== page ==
Dynamic versus Static Clustering: Dow 30 Stocks 1995- Present
A natural comparison for an allocation method that makes use of dynamic clustering is to use a static clustering method. An example of the use of static clustering are the sector classifications made by large index firms. Typically clusters are formed based on the type of business or industry associated with a company (ie utilities, energy etc). The Dow Jones Industrial Average contains 30 large cap stocks that have a very long trading history. Furthermore, each stock can be easily classified by their respective S&P sector . This static clustering can also form as the basis for incorporating risk parity methods for portfolio allocation. The following tests were done in R by Michael Kapler at Systematic Investor using Principal Components for dynamic clustering.
As you can see, dynamic clustering holds a small but consistent advantage over static clustering. The dynamic method produces higher returns and risk-adjusted returns over a long backtest period. Once again, Cluster Risk Parity (dynamic clustering with risk parity or risk parity-erc) does better than any other risk parity variant. Furthermore, dynamic clustering also produces better returns and risk adjusted returns than non-clustering methods. Interestingly, static clustering was not as effective as ignoring clusters altogether. This suggests that the changing volatility and correlation contain information that is exploitable on a dynamic basis. This finding is intuitive with respect to volatility —which is highly forecastable–but may be surprising to many critics that claim correlations are not useful. In fact, looking at dynamic clustering with equal weight versus just regular equal weight suggests that they have the greatest contribution to excess performance in this dataset. This makes sense considering that most stocks have similar volatility, but their correlations can be time-varying.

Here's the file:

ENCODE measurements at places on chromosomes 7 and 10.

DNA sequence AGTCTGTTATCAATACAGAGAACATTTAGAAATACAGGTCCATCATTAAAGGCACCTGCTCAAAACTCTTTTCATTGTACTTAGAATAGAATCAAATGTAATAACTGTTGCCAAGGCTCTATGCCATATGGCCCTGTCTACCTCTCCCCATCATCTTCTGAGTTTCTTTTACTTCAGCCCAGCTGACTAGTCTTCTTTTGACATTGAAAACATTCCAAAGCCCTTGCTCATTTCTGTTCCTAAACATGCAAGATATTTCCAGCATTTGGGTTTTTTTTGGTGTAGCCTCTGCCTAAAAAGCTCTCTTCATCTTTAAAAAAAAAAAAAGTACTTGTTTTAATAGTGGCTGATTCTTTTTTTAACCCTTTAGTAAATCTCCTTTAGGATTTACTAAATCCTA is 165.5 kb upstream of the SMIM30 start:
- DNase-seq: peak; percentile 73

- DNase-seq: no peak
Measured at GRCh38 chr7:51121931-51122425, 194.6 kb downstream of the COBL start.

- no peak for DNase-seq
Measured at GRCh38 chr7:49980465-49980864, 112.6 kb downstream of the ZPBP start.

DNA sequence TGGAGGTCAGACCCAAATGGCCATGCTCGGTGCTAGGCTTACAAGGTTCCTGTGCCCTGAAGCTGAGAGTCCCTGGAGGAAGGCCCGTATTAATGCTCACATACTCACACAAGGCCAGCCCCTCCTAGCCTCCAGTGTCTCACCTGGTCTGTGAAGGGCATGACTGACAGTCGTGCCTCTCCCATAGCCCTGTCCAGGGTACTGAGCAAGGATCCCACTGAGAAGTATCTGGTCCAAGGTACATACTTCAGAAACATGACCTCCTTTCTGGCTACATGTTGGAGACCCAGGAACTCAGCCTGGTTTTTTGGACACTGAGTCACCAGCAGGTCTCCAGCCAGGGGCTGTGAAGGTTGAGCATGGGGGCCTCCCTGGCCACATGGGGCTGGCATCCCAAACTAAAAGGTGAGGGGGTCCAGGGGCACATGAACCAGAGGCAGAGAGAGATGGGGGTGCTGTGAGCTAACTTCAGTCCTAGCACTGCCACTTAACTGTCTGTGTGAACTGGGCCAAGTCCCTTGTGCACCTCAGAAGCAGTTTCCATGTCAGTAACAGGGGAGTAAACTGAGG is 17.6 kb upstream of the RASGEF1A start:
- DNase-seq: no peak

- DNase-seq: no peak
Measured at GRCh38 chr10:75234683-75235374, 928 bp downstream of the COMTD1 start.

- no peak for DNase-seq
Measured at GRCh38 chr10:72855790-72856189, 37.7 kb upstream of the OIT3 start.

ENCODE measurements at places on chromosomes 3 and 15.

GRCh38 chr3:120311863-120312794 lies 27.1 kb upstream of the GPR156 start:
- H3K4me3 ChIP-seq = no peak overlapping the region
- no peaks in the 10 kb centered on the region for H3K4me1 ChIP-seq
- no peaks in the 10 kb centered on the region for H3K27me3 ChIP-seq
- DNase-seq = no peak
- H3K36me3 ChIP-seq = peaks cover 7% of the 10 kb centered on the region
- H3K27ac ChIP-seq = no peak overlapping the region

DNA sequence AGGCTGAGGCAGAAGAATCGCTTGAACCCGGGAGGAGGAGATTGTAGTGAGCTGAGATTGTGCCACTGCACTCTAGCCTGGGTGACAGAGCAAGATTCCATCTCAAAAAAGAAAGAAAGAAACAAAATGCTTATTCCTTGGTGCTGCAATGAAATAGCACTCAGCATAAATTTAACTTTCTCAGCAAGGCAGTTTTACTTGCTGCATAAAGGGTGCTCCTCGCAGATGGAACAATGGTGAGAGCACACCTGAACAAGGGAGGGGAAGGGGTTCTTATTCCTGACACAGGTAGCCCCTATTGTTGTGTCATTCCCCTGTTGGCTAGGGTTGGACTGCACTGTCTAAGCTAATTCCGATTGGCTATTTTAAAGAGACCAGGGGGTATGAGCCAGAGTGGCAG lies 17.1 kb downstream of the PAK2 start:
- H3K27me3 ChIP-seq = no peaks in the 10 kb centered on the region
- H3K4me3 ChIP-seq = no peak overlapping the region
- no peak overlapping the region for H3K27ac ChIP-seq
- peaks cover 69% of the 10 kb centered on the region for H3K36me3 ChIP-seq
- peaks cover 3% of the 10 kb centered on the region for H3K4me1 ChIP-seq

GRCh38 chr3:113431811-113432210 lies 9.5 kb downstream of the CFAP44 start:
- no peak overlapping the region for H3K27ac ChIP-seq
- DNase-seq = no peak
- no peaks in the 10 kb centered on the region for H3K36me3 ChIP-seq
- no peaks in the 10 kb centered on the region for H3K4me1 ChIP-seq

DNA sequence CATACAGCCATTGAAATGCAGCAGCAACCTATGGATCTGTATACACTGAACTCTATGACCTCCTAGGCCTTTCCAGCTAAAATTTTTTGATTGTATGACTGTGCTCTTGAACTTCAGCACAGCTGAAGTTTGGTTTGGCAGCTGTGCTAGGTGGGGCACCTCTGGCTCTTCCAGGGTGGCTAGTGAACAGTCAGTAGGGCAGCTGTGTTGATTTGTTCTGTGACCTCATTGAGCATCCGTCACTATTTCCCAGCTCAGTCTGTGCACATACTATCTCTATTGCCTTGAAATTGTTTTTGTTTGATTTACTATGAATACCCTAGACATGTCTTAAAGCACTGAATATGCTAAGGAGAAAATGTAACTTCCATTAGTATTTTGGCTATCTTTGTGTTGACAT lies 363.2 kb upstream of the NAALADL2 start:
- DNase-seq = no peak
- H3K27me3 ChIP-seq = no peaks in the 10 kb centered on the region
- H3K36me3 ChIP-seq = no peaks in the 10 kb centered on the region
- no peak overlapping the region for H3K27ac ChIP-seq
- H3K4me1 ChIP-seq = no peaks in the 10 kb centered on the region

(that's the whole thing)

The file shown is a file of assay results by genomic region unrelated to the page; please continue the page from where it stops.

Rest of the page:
While this test is by no means conclusive- it again supports the logical and theoretical conclusion that clustering is valuable within a dynamic approach to portfolio allocation. It also suggests that dynamic clustering is a viable alternative to static clustering-which is cumbersome and may not have a precedent for a given universe of stocks or assets. The usefulness of dynamic clustering versus static clustering depends on the predictability of the distance metric- which in this case were the sample correlations.While I agree that correlations can be noisy and need to be stabilized, it is better to attempt to incorporate information that is likely to be useful if there is a reasonable expectation that it can be forecasted than to omit such information altogether. One can always improve the correlation forecast or use a different set of distance metrics.